Currently there are 6 to 8 million Muslims in the United States, and nearly 30 percent of them are African-American (nearly all converts from mainstream Christian denominations). During his lifetime, Muhammad saw Islam become an important presence in the black community and saw his organization grow to tens, if not hundreds of thousands of members. The Nation of Islam grew to become an enterprise with assets reportedly worth $75 million.








Leonard Percival Howell
Founder of the Rastafari Movement


Leonard Percival Howell was born in the Parish of Clarendon, Jamaica. W.I. On June 16th, 1898. He died in Kingston, Jamaica. W.I. In 1981. He was born a hero, a scholar and beyond the shadow of a doubt died a hero defending his race. His parents Thomas and Clementina Howell, who were independent farmers and business owners, motivated their son Leonard to travel. In the 1920’s he left Jamaica on a ship to the United States of America, where he advanced his intellect and academic skills.


During the 1920’s, black men and women were living in an era of racial discrimination, bigotry, oppression, segregation and encountered brutality and endless violence. It was not easy for Howell who had fallen victim to hated, bigotry and oppression to stand aside and look. He was convinced it was his responsibility that he committed his life by taking a personal stand against the forces of hated, oppression and injustice. He traveled to many cities and countries, preached among all groups of people to help raise the conscience of the public. He encouraged Black Leaders so that every individual would work and create a world in which genocide will not occur again. He had the support of many African Leaders and Head of states like Kwame Nkrumah, Dr. W.E. Dubois, Bishop Johnson of Lagos, Benito Sylvain of Ethiopia and Jomo Kenyatta of Kenya and black revolutionaries like Marcus Garvey and his UNIA, added to his political and spiritual development in the United States.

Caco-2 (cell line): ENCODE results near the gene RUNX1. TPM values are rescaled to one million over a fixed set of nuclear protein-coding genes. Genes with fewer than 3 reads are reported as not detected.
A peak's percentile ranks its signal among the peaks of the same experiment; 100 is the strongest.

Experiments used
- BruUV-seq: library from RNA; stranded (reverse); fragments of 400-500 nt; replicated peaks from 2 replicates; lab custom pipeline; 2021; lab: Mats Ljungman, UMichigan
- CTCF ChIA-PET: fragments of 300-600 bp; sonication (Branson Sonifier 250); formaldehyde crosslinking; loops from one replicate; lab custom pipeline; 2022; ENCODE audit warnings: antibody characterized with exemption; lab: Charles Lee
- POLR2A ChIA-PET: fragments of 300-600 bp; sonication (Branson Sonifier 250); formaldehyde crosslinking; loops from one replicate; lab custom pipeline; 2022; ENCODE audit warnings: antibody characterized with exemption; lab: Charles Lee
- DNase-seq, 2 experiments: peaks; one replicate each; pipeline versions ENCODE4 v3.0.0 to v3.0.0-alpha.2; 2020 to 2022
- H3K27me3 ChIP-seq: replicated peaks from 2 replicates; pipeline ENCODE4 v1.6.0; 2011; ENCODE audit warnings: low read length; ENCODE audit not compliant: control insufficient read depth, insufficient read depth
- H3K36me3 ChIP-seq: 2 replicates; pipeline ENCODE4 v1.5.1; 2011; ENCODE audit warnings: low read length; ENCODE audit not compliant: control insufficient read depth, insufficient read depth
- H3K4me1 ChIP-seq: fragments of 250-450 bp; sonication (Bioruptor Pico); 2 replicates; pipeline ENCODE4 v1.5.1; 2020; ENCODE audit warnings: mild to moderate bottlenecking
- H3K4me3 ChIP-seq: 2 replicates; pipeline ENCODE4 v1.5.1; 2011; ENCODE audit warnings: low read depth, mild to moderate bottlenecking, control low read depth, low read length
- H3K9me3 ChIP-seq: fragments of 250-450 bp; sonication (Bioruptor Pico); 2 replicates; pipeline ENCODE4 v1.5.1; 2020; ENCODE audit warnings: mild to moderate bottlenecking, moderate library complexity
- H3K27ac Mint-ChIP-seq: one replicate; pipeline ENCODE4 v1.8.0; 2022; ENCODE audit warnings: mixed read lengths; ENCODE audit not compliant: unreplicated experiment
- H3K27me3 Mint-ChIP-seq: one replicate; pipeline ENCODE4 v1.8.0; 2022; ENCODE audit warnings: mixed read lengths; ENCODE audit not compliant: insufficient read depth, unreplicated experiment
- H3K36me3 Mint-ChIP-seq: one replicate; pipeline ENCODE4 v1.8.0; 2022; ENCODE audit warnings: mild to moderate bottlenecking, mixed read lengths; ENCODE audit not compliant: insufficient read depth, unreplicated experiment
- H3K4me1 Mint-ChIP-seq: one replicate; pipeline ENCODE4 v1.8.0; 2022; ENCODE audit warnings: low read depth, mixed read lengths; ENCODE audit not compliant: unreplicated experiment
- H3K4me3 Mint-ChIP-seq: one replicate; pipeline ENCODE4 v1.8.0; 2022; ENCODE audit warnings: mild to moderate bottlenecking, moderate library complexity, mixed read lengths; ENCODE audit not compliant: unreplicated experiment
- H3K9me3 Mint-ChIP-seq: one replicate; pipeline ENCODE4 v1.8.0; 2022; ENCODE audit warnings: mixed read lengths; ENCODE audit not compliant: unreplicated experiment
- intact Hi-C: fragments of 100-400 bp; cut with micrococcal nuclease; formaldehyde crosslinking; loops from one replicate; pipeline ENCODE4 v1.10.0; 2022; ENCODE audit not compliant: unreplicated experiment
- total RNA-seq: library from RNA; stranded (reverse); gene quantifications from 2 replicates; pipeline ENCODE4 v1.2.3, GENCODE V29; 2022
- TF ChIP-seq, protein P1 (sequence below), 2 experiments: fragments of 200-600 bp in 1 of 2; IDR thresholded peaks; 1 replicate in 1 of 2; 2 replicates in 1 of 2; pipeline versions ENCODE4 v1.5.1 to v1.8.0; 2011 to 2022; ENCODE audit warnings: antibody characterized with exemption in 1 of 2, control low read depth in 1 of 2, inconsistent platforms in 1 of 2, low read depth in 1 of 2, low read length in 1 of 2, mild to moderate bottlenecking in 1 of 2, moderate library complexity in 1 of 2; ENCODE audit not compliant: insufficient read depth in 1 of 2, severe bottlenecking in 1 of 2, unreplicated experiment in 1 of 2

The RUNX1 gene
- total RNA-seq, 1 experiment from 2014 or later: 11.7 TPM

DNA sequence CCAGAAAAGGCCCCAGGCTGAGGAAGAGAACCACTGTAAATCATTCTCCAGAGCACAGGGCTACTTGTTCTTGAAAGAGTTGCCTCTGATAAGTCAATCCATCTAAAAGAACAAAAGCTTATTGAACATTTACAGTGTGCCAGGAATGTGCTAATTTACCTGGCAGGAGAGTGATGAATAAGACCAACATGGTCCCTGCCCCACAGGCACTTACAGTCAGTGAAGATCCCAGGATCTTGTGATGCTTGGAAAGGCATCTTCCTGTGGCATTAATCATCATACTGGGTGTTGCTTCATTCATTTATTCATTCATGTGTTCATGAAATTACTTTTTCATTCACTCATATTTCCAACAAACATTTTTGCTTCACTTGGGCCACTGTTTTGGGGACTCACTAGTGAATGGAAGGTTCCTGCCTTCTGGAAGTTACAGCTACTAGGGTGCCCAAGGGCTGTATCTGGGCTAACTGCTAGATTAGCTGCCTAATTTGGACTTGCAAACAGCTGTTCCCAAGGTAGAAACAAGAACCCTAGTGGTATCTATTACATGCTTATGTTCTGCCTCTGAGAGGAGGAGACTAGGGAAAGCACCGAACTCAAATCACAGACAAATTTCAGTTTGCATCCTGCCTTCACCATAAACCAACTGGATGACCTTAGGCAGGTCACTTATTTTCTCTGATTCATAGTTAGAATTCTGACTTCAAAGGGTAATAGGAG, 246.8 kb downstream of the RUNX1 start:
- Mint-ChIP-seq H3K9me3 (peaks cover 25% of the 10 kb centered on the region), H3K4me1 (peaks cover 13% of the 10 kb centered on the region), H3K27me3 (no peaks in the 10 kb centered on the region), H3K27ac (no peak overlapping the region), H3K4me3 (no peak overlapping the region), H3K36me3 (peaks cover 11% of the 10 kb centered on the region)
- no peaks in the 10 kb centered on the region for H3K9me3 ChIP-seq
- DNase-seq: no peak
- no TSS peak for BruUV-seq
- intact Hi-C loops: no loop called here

Howell became a member and participant of the Pan African movement. After the death of Howell’s father, Charles Howell, he returned to Jamaica in 1932. It was an emotional and demanding experience but it was also critical for anyone who believes in the dignity and value of human lives to understand that Howell was a messenger sent from the Divine Creator to deliver the messages and no time could be set aside for mourning.

Relentlessly, he traveled throughout the City of Kingston, St Thomas and other parts of Jamaica preaching. He performed the role of catalytic agent in teaching the radical millenarian consciousness that based itself on the doctrine of the divine kingship of Ethiopia’s Ras Tafari. He preached the Ivinity of Haile Selassie 1 as a MAN- GOD ( the concept of God being in a man or human form was very prevalent during ancient times, especially in Africa and Eastern spiritual practices) In the Rastafarian philosophy, the re-incarnation of Haile Selassie as God transformed in the flesh is the pillar of the belief systems and doctrine.

” We as Negroes have found a new ideal, whilst our god has no color yet it is human to see everything through one’s own spectacles. And since the whites people have seen their god through white spectacles we have only now started out late thought it be, to see our god through our spectacles….We shall worship Him through the Spectacles of Ethiopia” (The Philosophy and Opinions of Marcus Garvey. page 41)

Howell became the most successful teacher of Rastafari doctrine. He enjoined black people to be PROUD of heritage and culture, to have their own “Money” Banks, be self-motivated, strong self-sufficient, where black economies would triumph and to hold high the value of education. Furthermore, he preached to show respect, love and honor. He said, “The white mans doctrine has forced the black man to forsake silver and gold and seek heaven after death. It has brought us to live in disgrace and die in dishonor”


King Ras Tafari of Ethiopia was sent as the Messiah, to free the minds of Africans who have been enslaved mentally and physically. King Ras Tafari taught us to go beyond the height of consciousness and accept that the black man too have a GOD that is made in the image of a BLACK man, same as the White GOD is made in the image of a white man, an Indian GOD is made in the image of Indian man, an Oriental GOD made in the image of a Oriental man etc.

Howell’s favorite song:

“ We are not divided all one family
One in hope and justice
One in charity
We are going to a land where milk and honey flow
We are not divided - All one family.”